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Motorcycle Hate Crimes

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I’ve been riding a very long time.  And I ride a lot.  Additionally, I ride motorcycles coast-to-coast, up and down, and all over North America and I look forward to riding throughout most of the other continents in the world.  (Undecided on Antarctica at this point).


The good news is that, in my experience, Motorcycle Hate Crimes comprise a very, very small percentage of my experiences on and off the road.

The bad news is that it only takes “one” such incident to result in an unfriendly ending for a biker.

Motorcycle Hate Crimes occur when a perpetrator targets a motorcyclist for no other reason that he/she rides a motorbike.

Although Motorcycle Hate Crimes could potentially include damage to one’s bike (when it’s parked), bullying, harassment, verbal abuse or insults, discourteous (or reckless) driving habits that target a rider, or even involve physical assault of a rider, it’s the last two that are the most relevant in terms of motorcycle survival and enjoying riding for many years to come.

It seems odd to mention some of these items, when popular media features the very tiny percent of the time bikers may be harming others, or more specifically, harming each other via outlaw, inter-gang fighting.  The reality is that the vast majority of motorcycle riders are not part of that culture.  They simply enjoy motorcycles and riding.  But when a truck driver goes out of the way to run such a person off the road, that constitutes a threat to one’s continued existence.

Although I have had that occur to me, I should also state that when it comes to long-distance highway riding, I would rather be on the road with lots of truck drivers than the same amount of typical drivers in an SUV.  Professional truck drivers are prone to human errors like the rest of us, but in my experience, they are the most courteous and certainly the most experienced motorists out there.


So, how do you differentiate a Motorcycle Hate Crime from mere incompetence and/or inattentiveness from a driver?

Perhaps most of the time one cannot readily tell the difference.

However, in the example above, if someone deliberately and suddenly moves into your lane, when you are just forward of their vehicle, and you are clearly in their line of site, there exists a higher likelihood that the event was not simply inattentiveness.

On the opposite end of the Motorcycle Hate Crime spectrum, I recall an incident when I got a flat tire in the rural Deep South and managed to limp my motorcycle into the only gas station, or commercial entity of any sort, within miles. There were no motorists or other visitors at this gas station (which, by the way, looked rundown enough that I was uncertain it was actually an operating business).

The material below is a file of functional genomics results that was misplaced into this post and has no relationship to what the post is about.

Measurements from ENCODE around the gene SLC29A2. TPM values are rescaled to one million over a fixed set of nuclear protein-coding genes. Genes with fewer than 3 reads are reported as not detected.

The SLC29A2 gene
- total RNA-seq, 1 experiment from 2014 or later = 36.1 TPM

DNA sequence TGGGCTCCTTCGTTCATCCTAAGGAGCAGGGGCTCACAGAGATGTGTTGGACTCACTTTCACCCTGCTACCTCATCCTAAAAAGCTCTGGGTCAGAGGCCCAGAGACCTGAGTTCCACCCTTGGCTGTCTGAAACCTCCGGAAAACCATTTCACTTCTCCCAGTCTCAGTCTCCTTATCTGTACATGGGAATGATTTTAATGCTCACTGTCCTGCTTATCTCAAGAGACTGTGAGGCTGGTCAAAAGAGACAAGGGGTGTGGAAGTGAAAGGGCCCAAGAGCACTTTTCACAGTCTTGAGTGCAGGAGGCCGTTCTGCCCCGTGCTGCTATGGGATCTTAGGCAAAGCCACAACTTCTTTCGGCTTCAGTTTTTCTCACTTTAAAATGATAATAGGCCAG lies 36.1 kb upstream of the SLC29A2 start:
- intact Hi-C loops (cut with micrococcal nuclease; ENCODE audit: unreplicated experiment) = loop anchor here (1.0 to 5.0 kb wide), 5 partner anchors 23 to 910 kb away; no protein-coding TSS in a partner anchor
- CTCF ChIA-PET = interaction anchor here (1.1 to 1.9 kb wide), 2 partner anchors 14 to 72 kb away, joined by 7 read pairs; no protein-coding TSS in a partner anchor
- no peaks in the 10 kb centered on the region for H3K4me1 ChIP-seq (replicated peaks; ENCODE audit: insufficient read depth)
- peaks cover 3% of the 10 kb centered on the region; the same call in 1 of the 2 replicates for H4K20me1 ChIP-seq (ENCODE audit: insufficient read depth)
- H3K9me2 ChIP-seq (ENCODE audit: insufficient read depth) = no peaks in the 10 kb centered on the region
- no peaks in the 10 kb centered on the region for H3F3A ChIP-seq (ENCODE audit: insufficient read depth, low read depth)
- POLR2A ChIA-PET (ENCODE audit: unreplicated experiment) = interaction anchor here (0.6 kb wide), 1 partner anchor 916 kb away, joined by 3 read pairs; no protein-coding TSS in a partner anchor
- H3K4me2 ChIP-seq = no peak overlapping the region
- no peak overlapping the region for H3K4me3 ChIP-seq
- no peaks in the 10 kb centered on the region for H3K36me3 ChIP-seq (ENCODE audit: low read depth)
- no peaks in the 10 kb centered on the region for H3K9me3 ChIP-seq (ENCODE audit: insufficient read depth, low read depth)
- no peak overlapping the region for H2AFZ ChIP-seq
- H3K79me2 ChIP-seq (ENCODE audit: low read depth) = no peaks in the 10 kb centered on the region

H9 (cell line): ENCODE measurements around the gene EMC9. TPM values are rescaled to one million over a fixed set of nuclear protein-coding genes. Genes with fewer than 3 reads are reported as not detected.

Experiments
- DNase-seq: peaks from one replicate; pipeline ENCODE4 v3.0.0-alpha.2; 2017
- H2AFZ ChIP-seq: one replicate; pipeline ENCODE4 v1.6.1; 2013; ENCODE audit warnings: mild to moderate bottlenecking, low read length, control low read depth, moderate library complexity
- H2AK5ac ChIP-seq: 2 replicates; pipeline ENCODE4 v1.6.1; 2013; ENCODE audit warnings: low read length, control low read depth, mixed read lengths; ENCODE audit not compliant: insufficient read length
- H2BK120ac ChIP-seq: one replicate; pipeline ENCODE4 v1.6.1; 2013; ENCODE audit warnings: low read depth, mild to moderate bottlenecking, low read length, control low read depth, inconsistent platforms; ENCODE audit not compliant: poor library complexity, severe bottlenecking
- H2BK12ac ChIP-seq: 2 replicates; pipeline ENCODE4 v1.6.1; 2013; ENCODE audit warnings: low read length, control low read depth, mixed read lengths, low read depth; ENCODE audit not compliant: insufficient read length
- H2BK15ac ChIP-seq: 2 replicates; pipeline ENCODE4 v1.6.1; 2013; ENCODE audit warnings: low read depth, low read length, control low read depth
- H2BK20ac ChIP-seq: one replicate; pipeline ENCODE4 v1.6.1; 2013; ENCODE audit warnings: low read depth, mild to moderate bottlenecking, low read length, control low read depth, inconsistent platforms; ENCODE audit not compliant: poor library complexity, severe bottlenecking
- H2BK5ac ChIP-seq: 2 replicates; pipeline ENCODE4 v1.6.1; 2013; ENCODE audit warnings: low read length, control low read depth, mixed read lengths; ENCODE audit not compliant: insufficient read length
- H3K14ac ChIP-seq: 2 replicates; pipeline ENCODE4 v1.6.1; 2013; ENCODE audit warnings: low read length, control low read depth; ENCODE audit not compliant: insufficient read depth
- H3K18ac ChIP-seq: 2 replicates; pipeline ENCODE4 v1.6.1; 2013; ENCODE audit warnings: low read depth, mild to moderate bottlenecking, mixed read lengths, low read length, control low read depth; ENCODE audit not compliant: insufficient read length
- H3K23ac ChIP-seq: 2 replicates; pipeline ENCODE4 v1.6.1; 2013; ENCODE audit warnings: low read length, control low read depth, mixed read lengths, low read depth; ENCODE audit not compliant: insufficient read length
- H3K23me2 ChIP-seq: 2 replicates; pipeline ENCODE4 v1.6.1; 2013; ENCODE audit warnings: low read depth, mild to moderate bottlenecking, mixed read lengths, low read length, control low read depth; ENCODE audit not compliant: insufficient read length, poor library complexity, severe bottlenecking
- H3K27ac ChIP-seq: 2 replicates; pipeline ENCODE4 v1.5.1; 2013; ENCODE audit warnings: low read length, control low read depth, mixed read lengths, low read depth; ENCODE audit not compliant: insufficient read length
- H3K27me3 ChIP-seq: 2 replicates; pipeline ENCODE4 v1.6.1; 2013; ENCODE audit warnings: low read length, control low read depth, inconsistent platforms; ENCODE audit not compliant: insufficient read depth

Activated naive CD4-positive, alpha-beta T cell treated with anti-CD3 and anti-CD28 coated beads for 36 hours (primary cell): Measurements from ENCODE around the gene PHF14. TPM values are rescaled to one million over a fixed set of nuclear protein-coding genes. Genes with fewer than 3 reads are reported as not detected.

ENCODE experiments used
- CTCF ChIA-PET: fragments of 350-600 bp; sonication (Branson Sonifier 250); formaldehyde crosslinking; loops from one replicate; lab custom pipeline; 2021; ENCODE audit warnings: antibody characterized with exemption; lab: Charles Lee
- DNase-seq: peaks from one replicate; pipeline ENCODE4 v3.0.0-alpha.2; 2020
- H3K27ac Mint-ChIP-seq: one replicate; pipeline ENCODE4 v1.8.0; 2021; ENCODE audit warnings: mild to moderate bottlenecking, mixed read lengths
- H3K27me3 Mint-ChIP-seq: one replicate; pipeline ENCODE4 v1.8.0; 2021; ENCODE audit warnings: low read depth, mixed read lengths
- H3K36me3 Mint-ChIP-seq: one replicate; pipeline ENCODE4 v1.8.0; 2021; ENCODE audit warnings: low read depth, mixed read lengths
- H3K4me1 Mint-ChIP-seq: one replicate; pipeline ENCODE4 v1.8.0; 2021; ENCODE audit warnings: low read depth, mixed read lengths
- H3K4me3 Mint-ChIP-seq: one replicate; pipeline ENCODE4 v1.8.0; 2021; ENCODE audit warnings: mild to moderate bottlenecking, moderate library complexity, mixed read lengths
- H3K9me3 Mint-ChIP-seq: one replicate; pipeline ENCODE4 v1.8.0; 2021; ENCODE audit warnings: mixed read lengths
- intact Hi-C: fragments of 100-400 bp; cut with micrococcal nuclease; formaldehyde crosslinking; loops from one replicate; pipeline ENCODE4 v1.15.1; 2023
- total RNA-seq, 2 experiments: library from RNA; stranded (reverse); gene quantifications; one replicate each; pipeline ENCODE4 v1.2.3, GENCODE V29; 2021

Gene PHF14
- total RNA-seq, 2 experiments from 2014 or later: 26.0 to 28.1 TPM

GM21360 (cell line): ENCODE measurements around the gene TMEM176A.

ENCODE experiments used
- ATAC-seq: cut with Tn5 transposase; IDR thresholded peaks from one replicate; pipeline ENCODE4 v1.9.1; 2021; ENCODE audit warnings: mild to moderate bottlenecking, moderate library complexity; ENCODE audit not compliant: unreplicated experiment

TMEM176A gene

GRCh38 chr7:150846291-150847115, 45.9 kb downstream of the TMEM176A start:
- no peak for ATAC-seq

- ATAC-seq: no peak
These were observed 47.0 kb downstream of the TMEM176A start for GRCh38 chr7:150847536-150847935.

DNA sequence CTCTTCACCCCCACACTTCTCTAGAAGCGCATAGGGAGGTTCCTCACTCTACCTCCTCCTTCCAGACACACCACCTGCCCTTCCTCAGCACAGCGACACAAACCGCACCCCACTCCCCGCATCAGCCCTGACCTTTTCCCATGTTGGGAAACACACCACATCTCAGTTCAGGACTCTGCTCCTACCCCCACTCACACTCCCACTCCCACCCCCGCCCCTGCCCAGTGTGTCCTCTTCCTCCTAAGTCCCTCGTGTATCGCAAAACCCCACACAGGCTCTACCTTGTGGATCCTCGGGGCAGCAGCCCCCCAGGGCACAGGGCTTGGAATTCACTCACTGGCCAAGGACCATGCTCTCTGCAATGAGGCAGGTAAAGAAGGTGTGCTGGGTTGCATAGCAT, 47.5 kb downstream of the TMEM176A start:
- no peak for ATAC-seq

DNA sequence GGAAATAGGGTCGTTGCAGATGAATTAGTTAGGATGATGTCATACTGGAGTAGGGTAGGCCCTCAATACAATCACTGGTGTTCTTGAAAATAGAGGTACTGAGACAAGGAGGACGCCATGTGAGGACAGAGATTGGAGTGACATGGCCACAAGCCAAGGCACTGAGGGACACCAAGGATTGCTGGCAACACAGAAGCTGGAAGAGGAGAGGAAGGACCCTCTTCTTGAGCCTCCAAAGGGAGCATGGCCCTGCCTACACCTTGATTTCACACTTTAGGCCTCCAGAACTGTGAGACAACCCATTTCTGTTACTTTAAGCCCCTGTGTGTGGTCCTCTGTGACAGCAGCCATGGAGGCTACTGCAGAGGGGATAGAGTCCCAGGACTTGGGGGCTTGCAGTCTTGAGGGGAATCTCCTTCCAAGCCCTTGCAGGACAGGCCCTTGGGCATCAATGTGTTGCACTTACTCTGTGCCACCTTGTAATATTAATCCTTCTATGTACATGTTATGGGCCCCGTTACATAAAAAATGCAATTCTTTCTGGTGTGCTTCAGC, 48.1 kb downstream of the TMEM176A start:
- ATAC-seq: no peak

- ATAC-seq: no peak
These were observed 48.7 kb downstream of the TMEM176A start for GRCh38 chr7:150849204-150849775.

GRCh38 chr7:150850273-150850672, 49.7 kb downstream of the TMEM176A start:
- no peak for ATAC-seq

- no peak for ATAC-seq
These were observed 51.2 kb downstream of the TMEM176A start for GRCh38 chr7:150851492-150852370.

Anyway, I walked into the office and there was a guy with feet on the desk who would not look at me or talk to me or even acknowledge my presence. 

Had it not been for my persistence in inquiring about the location of an air compressor, I may never have inspired a slight hand gesture from this guy pointing towards the service bay, which further surprised me to find another human being quietly poking around under some car’s hood. 

Arguably, the guy may have been so blatantly resentful of my presence because of other reasons, but certainly, it was clear that I was a motorcyclist a long way from home.  Regardless, even if it was a Motorcycle Hate Crime, who cares?  Nothing was harmed.

As a rider, the only true threat is from some other motorist who is attempting to harm you because you are on a motorcycle.  And when it comes down to the nitty gritty, a rider is more likely to be injured by inattentive drivers pulling into your right of way than someone deliberately out to get you.


So what’s the solution?

In my opinion, there are three principle points of defense:

  1. Being a highly-alert ghost rider
  2. Wearing protective gear
  3. Safety training and gaining real-world experience


A rider who presumes he/she is an invisible ghost gliding through traffic has to be HIGHLY ALERT to the fact that someone is going to cut him/her off because THEY CAN”T SEE YOU.  In other words, by always presuming other drivers don’t know you’re there you are forced to take more responsibility for where you are and what your are doing at all times.  This can also help you respond instantly and intelligently to avoid a physical encounter, or at best diminish it as much as possible, because you are already expecting it.


Attendant to that, wearing fully protective motorcycle gear can make a big difference when things turn ugly (good gear has saved my life more than once while getting slammed to the ground after a mishap).


There is no substitute for experience.  The more miles you get under your belt, particularly miles that are gained with good riding habits, the more confident you will be in stressful circumstances.  In addition, professional motorcycle training can help ensure that your riding habits are geared towards bolstering your long-term survival.

Regardless of whether or not you ever are on the receiving end of a Motorcycle Hate Crime, it won’t take too long before you ARE on the receiving end of a motorcycle safety threat due to careless and/or inattentive drivers.  It’s up to you to be prepared.



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